Michael Pineda and The Market for Lemons

A little less than a year ago, the Yankees and Mariners essentially agreed to swap top prospect Jesus Montero for rookie sensation Michael Pineda. The trade was unconventional in that one very young and promising player was dealt for another young, promising player. Traditionally, trades involving young players like this have brought back established veterans who were more likely to contribute right now. The trade certainly seemed logical though: The Yankees had nowhere to play Montero and needed pitching. The Mariners had pitching to spare, but desperately needed offense (.283 wOBA in 2011). 

Unfortunately for the Yankees, Pineda was not the same pitcher he was in 2011 from the get-go in spring training last year. Decreased velocity turned into shoulder tendinitis which turned into a torn labrum. In hindsight, the timing of all of this was a little suspicious considering he showed diminished performance from his first pitch in a Yankee uniform. Could it be that the Mariners knew that something was amiss with Pineda’s shoulder?

In 1970, George Akerlof wrote a Nobel Prize winning essay about asymmetric information entitled “The Market for Lemons: Quality Uncertainty and the Market Mechanism.”  The primary example he used in his essay was the market for used cars. The “lemons” refer to defective cars not known to be defective until after they’re bought. The takeaway was that if someone is selling his or her car, there’s probably something wrong with that car. This explains why the retail value for cars drops as soon as they leave the showroom.

You can probably see where I’m going with this. So was Michael Pineda a lemon? It certainly looks like it.

Although his original MRI showed only shoulder inflammation, things did not improve with Pineda’s shoulder and a dye-cast MRI revealed a small labral tear. Even Brian Cashman admits that the injury went undetected for a while. He said, “I think it’s real fair to speculate that there was something there, laying dormant, that wasn’t detectable during regular MRIs.” So it seems there’s a decent chance that Pineda was damaged goods at the time of the trade. 

But did the Mariners know he was a lemon? This is something we may never know. But again, the timing of everything is a little suspicious. Theoretically, the Mariners may have seen something in an MRI of their own and kept quiet about it. That would be a risky endeavour though considering the amount of people who would need to be involved. There’s a good chance that someone would fess up upon leaving the organization. 

Even if they lacked conclusive evidence of an injury, it’s certainly possible that the Mariners knew something the Yankees didn’t. For one thing, his velocity was down a few miles per hour in his last start of 2011. He was pitching on 11 days rest which could be an explanation. But maybe the Mariners knew of some sort of discomfort or saw something unusual with his mechanics that night that diminished their internal valuation. 

This is not meant to suggest any wrongdoing by the Mariners’ front office as asymmetric information is part of the game. Teams compete against each other and obviously act in their own best interests. Even though it seems to be decreasing, asymmetric information is something that will always exist to some extent in baseball simply because teams see so much more of their own players.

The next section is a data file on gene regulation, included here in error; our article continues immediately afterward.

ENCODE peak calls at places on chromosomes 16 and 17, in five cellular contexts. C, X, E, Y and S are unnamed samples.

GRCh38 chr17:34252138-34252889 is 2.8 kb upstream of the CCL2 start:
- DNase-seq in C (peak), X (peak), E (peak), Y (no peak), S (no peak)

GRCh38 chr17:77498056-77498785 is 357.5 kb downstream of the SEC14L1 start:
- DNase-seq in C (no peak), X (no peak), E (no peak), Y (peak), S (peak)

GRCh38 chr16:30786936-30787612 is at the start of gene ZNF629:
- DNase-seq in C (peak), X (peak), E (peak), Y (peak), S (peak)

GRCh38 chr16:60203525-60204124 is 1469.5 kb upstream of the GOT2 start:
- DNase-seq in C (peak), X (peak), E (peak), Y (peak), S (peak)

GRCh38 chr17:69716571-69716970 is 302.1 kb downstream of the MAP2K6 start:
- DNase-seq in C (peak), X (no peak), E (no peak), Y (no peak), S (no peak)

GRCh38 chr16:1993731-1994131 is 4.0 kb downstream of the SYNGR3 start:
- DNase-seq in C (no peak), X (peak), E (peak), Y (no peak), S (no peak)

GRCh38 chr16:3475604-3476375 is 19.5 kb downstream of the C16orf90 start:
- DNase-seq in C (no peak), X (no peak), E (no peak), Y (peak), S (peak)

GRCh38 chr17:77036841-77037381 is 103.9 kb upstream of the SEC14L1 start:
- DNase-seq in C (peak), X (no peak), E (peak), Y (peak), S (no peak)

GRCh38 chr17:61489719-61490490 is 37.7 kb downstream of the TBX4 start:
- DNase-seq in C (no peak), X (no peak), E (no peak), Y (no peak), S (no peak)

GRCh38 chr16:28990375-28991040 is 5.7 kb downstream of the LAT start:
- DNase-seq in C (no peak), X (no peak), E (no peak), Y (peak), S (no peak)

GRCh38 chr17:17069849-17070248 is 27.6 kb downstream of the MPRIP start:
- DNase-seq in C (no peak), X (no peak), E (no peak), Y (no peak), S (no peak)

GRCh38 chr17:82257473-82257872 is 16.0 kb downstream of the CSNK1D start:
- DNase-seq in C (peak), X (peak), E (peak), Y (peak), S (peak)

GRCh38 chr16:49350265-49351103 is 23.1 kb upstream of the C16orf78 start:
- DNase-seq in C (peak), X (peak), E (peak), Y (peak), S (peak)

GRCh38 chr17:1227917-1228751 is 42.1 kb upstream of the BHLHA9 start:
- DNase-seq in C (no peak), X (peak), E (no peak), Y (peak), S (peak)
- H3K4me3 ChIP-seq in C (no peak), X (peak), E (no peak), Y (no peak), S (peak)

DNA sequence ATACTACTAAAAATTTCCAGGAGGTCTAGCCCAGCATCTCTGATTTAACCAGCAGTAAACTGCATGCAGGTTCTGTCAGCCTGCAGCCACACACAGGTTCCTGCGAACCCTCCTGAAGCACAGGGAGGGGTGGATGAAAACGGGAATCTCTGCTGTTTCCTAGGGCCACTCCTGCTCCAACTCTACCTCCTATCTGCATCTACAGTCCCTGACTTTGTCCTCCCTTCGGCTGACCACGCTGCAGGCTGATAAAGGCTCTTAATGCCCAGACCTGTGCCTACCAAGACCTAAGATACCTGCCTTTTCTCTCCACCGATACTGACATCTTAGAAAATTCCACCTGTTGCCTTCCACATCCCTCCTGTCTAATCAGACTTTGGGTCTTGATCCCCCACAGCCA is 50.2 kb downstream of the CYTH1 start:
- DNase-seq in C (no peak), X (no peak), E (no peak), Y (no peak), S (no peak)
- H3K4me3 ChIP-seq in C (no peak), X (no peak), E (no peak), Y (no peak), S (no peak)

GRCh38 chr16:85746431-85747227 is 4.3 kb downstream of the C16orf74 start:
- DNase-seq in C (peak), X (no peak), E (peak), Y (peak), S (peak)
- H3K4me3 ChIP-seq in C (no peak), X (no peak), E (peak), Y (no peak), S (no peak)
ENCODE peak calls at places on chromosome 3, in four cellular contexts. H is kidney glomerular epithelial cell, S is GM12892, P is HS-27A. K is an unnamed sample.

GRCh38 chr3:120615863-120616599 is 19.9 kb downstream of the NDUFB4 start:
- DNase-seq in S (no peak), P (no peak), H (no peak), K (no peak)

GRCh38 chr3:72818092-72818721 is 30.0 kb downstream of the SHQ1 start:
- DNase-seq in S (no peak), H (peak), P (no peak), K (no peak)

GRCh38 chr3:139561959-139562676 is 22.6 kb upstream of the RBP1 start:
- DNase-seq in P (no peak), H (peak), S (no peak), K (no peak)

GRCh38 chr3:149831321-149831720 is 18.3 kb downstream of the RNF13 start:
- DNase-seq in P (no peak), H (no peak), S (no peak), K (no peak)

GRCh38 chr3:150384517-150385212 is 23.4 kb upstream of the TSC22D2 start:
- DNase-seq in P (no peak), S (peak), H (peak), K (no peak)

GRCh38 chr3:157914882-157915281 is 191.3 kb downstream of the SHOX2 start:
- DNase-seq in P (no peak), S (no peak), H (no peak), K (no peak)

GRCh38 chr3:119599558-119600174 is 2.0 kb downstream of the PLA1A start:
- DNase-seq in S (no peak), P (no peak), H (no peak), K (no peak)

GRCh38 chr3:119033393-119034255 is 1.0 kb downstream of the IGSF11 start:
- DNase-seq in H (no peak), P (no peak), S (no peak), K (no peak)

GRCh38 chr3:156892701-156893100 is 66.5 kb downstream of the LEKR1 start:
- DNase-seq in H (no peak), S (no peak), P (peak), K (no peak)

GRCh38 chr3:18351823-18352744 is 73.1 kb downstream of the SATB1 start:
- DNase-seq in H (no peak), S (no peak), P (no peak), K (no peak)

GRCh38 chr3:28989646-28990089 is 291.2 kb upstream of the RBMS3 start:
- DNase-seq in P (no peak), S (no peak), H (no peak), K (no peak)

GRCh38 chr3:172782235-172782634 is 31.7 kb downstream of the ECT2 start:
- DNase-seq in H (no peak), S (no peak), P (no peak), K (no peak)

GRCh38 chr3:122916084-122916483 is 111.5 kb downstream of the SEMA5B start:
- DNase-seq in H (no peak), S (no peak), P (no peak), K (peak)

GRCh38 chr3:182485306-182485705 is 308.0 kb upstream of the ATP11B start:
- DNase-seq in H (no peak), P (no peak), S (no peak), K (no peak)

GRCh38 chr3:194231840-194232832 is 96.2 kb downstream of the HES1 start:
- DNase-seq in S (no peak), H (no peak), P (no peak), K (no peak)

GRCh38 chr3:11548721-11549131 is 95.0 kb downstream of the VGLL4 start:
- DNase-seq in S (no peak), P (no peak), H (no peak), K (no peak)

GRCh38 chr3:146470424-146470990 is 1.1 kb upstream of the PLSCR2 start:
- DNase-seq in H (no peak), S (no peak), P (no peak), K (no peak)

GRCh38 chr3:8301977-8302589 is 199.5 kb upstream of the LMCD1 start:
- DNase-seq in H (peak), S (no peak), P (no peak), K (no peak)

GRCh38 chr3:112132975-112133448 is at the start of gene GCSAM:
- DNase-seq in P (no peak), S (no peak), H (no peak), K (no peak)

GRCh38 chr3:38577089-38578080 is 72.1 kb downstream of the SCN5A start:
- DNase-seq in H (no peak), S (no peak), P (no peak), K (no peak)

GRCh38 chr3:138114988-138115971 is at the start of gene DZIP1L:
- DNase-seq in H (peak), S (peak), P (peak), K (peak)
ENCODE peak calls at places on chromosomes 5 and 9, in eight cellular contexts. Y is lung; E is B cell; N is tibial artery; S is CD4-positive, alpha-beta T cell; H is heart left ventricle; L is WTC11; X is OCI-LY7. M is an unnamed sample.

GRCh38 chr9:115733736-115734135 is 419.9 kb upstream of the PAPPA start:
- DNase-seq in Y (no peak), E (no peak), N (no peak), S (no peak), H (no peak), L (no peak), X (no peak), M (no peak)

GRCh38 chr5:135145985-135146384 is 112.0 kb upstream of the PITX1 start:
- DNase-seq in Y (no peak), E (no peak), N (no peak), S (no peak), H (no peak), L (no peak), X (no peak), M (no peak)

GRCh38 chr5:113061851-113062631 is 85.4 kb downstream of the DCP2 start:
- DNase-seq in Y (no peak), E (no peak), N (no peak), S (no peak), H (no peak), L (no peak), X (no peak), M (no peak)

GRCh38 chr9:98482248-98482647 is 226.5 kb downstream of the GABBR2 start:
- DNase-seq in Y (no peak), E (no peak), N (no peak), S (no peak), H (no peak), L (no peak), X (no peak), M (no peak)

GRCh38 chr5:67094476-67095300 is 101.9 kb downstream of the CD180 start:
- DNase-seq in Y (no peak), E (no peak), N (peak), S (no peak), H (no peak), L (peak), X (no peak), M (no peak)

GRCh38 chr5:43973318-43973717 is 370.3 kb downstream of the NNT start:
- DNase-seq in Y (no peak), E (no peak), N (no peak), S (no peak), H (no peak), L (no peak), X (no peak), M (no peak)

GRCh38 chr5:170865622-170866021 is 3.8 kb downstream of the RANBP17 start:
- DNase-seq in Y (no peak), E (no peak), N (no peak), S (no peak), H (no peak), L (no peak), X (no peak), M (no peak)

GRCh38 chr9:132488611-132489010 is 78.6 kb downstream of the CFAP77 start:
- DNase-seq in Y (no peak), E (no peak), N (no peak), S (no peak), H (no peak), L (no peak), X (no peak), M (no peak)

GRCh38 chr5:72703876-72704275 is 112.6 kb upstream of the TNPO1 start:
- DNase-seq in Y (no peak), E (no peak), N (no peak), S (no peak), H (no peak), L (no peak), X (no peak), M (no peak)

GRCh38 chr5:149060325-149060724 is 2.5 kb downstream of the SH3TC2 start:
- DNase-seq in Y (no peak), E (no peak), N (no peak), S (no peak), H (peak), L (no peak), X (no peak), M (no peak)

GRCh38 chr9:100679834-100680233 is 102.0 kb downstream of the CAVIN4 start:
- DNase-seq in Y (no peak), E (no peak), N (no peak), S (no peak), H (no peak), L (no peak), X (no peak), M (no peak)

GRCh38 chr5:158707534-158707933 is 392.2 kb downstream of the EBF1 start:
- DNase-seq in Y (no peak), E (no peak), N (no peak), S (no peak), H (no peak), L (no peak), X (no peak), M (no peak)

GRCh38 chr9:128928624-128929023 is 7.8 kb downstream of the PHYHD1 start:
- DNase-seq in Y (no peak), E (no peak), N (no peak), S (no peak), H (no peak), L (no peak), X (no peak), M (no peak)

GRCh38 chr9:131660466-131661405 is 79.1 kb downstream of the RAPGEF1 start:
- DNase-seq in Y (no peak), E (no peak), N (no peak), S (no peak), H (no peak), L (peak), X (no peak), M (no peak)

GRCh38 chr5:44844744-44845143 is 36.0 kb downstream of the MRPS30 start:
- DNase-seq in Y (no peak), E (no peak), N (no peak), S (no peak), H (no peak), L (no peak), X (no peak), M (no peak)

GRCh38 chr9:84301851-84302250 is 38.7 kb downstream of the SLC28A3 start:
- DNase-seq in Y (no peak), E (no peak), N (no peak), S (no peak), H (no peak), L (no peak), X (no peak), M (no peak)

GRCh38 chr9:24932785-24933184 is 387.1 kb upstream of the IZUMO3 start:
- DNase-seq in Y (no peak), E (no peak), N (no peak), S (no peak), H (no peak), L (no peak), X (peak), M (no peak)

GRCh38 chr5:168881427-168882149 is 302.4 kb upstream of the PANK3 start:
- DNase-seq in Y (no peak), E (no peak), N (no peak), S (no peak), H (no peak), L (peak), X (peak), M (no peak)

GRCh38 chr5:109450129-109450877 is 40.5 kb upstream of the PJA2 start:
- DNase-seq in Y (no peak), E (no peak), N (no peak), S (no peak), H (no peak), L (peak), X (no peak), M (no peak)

In fact, you could apply a similar argument to the Yankees’ trading Jesus Montero. Despite his prospect status and minor league performance, he basically flopped in his rookie season in Seattle. It could be that the Yankees knew something about Montero’s approach or personality that was unknown to Seattle. Perhaps this is part of the reason why we rarely see trades like the Montero/Pineda swap. Akerlof theorizes that the existence of lower quality goods on the market could scare off potential buyers. So when a team dangles a talented player without much of a track record, other teams might automatically assume there’s a flaw due to their limited information.

I personally don’t think the Mariners intentionally dealt an injured player to the Yankees in this deal. It’s a little surprising, though, that there haven’t been more accusations by the media given the timing of everything. It’s still very early, but after one year this trade doesn’t seem to be panning out for either team involved. But maybe that’s why the trade was able to happen in the first place.

By André Karwath aka Aka (Own work) [CC-BY-SA-2.5], via Wikimedia Commons

About Chris

Chris works in economic development by day, but spends most of his nights either watching or thinking about baseball. He's also an occasional user of the twitter machine: @_chris_mitchell
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3 Responses to Michael Pineda and The Market for Lemons

  1. Anonymous says:

    I disagree that Montero’s first season in Seattle was a flop. Considering his age and the time it takes a player to get used to a new Enviorment his numbers are acceptable and on pace. He is production next year should jump overall by about 22%.

    • Really? He hit .260/.298/.386 and was below replacement level. Some projections:

      ZiPS: .257/.322/.438
      Pecota: .276/.327/.458
      Fans: .284/.346/.479

      His 2012 was definitely a disappointment.

    • Derek Albin says:

      Yea, I agree with Chris, I think it’s fair to say he was a slight disappointment. If you look at home/road splits though, you can see why Seattle is moving in the fences.

      Home: .227/.268/.337 (68 wRC+)
      Away: .295/.330/.438 (113 wRC+)

      Looking at what he did on the road, he clearly already is capable of being the hitter that he was projected to be, if not better at this stage. It’ll be interesting to see what happens with another full season at Safeco with shorter distances to the fence.

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